Today’s blog is written by Ashley G. Anderson, MD, Chief Medical Officer at Promega.
The need for reliable virus detection methods is central to the global response to COVID-19. These test results not only inform health decisions for individual patients, but they also help us build projections of how the virus will spread, which can in turn influence policy decisions.
Following the emergence of COVID-19, PCR-based tests were developed and deployed to detect the virus in patients in hospitals. PCR, or Polymerase Chain Reaction, is a common technique used in labs to amplify large quantities of DNA. The detection tests use swabs placed deep into the back of the nose to detect genetic material carried by SARS-CoV-2, the virus causing COVID-19.
Those tests have been crucial to monitoring infection rates and informing patient treatment, but at this point they have fallen short of providing an overall picture of the pandemic. We know that thousands more cases have likely gone untested due to mild or unnoticed symptoms or lack of access to tests. Since PCR-based methods can only tell us if the virus is active in the patient at the time of sample and offer no information about whether a patient has been infected in the past, we currently have no way to determine how many of these unconfirmed cases exist or which patients have recovered. Serological assays are the one of the most promising tools to address that question.
A serological assay is a test that uses blood samples from a patient to detect antibodies produced in response to the virus. Viruses such as SARS-CoV-2 present a unique “spike” protein on their surface that allows them to enter host cells. To attack the infection, the immune system produces antibodies that can bind to that protein and activate other immune cells to destroy the virus. Those antibodies remain in the body even after the infection is gone, so if a serological assay detects the antibodies specific to a given virus, we can conclude that the patient has been infected in the past.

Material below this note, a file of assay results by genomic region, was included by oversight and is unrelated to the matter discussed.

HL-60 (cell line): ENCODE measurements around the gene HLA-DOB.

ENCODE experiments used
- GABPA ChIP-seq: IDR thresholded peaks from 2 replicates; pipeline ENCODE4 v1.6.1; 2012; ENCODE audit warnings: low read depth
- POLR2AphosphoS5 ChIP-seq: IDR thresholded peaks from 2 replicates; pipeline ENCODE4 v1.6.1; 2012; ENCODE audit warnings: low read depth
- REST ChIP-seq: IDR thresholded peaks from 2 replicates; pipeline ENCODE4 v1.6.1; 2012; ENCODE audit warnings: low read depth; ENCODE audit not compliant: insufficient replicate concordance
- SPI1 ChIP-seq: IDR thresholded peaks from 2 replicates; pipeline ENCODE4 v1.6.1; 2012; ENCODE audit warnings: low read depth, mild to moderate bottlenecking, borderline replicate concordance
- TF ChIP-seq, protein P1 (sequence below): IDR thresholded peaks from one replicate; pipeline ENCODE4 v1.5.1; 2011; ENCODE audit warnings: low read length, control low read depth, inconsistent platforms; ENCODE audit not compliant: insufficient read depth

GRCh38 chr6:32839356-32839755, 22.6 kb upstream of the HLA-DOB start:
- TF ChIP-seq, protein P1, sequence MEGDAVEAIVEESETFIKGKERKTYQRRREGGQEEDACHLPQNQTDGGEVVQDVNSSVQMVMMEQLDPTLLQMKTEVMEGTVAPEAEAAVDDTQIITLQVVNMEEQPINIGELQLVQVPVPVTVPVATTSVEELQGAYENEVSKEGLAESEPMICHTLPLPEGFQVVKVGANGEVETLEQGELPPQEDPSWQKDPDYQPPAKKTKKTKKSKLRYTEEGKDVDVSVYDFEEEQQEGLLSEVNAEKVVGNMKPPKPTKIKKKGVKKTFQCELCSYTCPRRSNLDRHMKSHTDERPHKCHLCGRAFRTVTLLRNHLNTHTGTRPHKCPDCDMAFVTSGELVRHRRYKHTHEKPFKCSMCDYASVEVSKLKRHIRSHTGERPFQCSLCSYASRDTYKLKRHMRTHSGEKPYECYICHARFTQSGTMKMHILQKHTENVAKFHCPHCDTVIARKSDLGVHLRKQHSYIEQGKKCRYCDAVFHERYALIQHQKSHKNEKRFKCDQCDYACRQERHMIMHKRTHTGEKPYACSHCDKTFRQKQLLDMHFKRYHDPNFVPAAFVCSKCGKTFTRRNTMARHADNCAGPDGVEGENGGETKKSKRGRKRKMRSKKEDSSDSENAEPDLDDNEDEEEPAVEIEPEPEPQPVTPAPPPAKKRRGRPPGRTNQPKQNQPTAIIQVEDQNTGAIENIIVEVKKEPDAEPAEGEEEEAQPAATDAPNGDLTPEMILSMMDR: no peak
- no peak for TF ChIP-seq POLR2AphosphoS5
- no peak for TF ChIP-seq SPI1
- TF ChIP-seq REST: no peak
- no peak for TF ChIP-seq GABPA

We are hopeful that an adequate antibody response will provide immunity for an extended period of time; however there is much to be learned about the duration of immunity. Widespread deployment of this type of test would help us predict whether the infection rate will increase or decrease in a given area, based on the percentage of the population that is immune to the virus.
Many companies and research teams around the world are hard at work to develop serological assays that can help us in the fight against COVID-19. Any test to be widely deployed must prove both sensitivity and specificity, and must have the ability to determine if the antibody level is actually protective for the patient. It is our hope that this type of test will be of clinical value by identifying individuals who have had the infection, and who are now immune. This population health information will be of immeasurable value in combating the spread of the disease. As scientists work to build these tools in a time of crisis, we acknowledge that collaboration and open science will be invaluable to our success. We are in this fight together.